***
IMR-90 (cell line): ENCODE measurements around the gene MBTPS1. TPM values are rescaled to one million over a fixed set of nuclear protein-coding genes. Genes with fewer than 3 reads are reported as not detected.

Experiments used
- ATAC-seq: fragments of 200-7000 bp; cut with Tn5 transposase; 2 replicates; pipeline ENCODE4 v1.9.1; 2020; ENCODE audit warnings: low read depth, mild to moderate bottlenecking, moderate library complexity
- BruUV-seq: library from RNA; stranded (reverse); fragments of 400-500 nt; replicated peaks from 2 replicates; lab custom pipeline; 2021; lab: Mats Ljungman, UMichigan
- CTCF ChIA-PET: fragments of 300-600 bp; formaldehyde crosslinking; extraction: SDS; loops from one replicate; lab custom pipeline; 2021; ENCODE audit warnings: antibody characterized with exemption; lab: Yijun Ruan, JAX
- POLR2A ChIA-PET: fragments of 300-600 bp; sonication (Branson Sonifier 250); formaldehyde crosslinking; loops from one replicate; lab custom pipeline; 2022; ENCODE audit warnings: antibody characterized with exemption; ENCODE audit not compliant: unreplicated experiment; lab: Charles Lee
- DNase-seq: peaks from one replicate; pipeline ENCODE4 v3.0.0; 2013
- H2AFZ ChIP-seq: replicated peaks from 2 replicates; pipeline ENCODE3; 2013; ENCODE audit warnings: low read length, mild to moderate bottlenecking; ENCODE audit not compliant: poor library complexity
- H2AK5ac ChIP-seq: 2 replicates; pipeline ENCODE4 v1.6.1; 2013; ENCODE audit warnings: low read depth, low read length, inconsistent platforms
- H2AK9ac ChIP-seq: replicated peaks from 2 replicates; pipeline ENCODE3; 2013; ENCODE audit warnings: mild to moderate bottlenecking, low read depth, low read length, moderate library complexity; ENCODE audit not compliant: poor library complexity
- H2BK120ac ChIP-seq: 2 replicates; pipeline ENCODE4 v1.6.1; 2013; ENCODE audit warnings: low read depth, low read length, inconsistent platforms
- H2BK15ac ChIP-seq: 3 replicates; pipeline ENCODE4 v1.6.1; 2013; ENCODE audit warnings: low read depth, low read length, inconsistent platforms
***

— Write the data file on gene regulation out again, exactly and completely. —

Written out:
IMR-90 (cell line): ENCODE measurements around the gene MBTPS1. TPM values are rescaled to one million over a fixed set of nuclear protein-coding genes. Genes with fewer than 3 reads are reported as not detected.

Experiments used
- ATAC-seq: fragments of 200-7000 bp; cut with Tn5 transposase; 2 replicates; pipeline ENCODE4 v1.9.1; 2020; ENCODE audit warnings: low read depth, mild to moderate bottlenecking, moderate library complexity
- BruUV-seq: library from RNA; stranded (reverse); fragments of 400-500 nt; replicated peaks from 2 replicates; lab custom pipeline; 2021; lab: Mats Ljungman, UMichigan
- CTCF ChIA-PET: fragments of 300-600 bp; formaldehyde crosslinking; extraction: SDS; loops from one replicate; lab custom pipeline; 2021; ENCODE audit warnings: antibody characterized with exemption; lab: Yijun Ruan, JAX
- POLR2A ChIA-PET: fragments of 300-600 bp; sonication (Branson Sonifier 250); formaldehyde crosslinking; loops from one replicate; lab custom pipeline; 2022; ENCODE audit warnings: antibody characterized with exemption; ENCODE audit not compliant: unreplicated experiment; lab: Charles Lee
- DNase-seq: peaks from one replicate; pipeline ENCODE4 v3.0.0; 2013
- H2AFZ ChIP-seq: replicated peaks from 2 replicates; pipeline ENCODE3; 2013; ENCODE audit warnings: low read length, mild to moderate bottlenecking; ENCODE audit not compliant: poor library complexity
- H2AK5ac ChIP-seq: 2 replicates; pipeline ENCODE4 v1.6.1; 2013; ENCODE audit warnings: low read depth, low read length, inconsistent platforms
- H2AK9ac ChIP-seq: replicated peaks from 2 replicates; pipeline ENCODE3; 2013; ENCODE audit warnings: mild to moderate bottlenecking, low read depth, low read length, moderate library complexity; ENCODE audit not compliant: poor library complexity
- H2BK120ac ChIP-seq: 2 replicates; pipeline ENCODE4 v1.6.1; 2013; ENCODE audit warnings: low read depth, low read length, inconsistent platforms
- H2BK15ac ChIP-seq: 3 replicates; pipeline ENCODE4 v1.6.1; 2013; ENCODE audit warnings: low read depth, low read length, inconsistent platforms